Monday, December 29, 2008

Book/Magazine Review: Shrike by Quentin S. Crisp

Every Monday, I'll be doing spoiler-free, bite-sized book/magazine reviews.

It's been my experience that translated Japanese novels such as those by Haruki Murakami or Banana Yoshimoto have a certain atmosphere to them beyond the brevity of their lines (a casualty of translation, I'm sure). Quentin S. Crisp evokes that same mood in Shrike that goes beyond Japan or his allusion to Japanese authors. Crisp isn't simply a mimic but a writer that has his own unique style, from his chunky but readable paragraphs to his aloof but all-too-human characters.

Part of the allure of the book is how little actually happens and most of the conflict is derived from the contemplation of the protagonist. In that sense, it is similar to many literary novels where the pacing is slow and characterization is the focus, with various images and events acting as metaphors for the hero's true feelings. If you're looking for action, this isn't the book you need to be reading. Instead, the excitement stems from the discovery of the character and the details Crisp shares with us. What is the mysterious shrike and what is the meaning of the signs it leaves?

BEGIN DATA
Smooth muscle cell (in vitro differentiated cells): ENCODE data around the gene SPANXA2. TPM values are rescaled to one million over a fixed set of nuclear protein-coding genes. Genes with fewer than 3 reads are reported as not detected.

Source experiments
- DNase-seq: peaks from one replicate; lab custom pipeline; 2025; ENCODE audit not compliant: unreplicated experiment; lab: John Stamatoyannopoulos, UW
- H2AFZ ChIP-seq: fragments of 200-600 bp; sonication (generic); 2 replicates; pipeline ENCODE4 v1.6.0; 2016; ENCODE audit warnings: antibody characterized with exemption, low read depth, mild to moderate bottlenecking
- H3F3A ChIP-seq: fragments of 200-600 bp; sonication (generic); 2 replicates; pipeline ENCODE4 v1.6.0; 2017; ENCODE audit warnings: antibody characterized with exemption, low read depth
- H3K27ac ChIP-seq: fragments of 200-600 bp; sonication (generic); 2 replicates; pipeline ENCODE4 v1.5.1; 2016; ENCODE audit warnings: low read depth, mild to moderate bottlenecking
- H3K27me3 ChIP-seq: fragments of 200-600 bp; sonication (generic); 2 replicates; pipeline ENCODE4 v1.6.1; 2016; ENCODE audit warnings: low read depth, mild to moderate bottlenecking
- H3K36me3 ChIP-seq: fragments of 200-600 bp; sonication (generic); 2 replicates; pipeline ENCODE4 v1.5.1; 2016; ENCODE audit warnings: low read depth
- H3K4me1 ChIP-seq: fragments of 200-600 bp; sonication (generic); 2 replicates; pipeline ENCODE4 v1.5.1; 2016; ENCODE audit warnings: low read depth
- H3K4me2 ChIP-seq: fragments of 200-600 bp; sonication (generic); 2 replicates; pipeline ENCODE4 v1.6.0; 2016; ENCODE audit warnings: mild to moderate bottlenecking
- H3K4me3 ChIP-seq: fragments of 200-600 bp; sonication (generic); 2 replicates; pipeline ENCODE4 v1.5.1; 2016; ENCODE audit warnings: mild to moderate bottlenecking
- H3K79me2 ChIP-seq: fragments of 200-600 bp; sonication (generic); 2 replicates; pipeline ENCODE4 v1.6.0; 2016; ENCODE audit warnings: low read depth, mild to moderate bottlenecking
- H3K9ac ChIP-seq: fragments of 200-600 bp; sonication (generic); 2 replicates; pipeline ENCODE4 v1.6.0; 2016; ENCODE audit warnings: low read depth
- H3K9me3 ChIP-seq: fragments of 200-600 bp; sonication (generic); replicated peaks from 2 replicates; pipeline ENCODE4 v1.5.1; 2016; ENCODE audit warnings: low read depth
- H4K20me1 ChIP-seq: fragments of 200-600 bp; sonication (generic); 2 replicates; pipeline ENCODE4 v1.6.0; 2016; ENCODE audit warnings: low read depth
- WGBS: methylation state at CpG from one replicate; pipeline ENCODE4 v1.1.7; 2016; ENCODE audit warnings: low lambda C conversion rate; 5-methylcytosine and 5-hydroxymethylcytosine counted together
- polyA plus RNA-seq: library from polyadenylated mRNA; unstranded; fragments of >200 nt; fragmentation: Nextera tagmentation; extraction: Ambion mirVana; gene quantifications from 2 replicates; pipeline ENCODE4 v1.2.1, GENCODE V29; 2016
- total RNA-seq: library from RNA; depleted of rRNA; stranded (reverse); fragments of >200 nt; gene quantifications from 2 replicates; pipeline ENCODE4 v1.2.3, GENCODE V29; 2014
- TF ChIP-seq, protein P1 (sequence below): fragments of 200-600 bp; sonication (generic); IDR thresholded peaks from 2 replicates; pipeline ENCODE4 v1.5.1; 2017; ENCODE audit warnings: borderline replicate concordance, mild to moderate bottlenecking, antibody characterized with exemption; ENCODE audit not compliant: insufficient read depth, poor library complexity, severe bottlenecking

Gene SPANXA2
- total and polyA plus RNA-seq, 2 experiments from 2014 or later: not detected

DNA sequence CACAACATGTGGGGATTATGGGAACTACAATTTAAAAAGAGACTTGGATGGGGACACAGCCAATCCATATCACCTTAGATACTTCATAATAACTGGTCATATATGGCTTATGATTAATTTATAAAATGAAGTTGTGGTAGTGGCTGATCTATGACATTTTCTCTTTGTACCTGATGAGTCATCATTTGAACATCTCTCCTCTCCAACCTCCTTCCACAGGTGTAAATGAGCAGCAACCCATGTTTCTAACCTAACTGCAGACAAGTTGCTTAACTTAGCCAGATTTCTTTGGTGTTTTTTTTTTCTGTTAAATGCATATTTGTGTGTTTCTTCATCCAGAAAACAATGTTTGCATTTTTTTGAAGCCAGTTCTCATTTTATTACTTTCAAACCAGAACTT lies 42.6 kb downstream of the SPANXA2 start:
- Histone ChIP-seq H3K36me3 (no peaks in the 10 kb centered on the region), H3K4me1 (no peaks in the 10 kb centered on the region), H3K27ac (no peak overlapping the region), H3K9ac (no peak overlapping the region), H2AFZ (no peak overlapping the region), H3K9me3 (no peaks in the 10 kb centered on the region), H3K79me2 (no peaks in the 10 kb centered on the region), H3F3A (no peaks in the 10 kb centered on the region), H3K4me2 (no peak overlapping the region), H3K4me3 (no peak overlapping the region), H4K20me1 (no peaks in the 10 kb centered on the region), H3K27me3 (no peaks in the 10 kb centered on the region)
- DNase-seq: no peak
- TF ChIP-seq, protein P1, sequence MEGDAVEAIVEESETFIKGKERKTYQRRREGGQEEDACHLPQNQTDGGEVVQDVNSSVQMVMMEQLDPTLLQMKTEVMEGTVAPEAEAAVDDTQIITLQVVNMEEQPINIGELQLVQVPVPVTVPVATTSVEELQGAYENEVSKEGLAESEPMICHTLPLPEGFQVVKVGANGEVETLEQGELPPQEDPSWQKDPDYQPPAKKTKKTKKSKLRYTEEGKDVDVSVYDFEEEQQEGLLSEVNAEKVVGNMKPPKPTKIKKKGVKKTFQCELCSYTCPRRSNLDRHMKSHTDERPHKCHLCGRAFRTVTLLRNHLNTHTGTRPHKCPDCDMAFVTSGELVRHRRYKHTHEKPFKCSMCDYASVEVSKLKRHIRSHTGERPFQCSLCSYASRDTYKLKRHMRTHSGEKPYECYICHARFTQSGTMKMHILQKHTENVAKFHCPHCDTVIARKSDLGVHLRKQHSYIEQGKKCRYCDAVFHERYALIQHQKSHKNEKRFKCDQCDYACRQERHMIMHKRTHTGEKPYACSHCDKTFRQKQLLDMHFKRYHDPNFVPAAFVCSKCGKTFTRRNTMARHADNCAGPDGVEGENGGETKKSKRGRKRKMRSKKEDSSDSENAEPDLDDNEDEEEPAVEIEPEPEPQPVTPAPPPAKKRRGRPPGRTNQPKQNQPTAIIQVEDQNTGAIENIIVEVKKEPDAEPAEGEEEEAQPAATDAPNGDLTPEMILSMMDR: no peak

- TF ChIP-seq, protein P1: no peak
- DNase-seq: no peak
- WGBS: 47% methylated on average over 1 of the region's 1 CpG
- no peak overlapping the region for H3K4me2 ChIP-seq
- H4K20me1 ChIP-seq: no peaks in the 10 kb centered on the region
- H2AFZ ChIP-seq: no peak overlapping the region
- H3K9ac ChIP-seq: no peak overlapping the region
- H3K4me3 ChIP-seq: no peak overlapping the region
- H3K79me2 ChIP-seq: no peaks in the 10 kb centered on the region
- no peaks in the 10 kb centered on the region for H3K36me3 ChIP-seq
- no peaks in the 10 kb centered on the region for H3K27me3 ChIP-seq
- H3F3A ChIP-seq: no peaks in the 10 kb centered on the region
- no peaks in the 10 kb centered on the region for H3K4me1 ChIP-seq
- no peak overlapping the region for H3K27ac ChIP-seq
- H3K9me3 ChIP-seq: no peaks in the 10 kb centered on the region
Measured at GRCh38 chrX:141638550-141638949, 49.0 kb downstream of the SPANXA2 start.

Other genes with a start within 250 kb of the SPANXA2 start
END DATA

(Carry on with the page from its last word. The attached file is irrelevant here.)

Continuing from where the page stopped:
There's a definitive purpose with Shrike taking place in Japan. The setting comes alive not just with the visuals but with the mood and the atmosphere, such as some of the zen-like scenes Crisp includes. The mythology of the country also comes into play, especially during the story's climax, which is appropriate and ties the narrative together. What I particularly enjoyed, although this is just a minor detail, is how the chapters begin with the kanji for "dream" and sections are separated with the kanji for "heart". There's a certain care in the book design that heightens the narrative.

Overall this was an enjoyable read and appeals to the literary reader in me. Crisp is unconventional and doesn't take the easy way out in terms of storytelling. Obviously, if you're looking for your typical sword & sorcery, don't bother with Shrike but those looking for something more sophisticated or simply different might find this rewarding.

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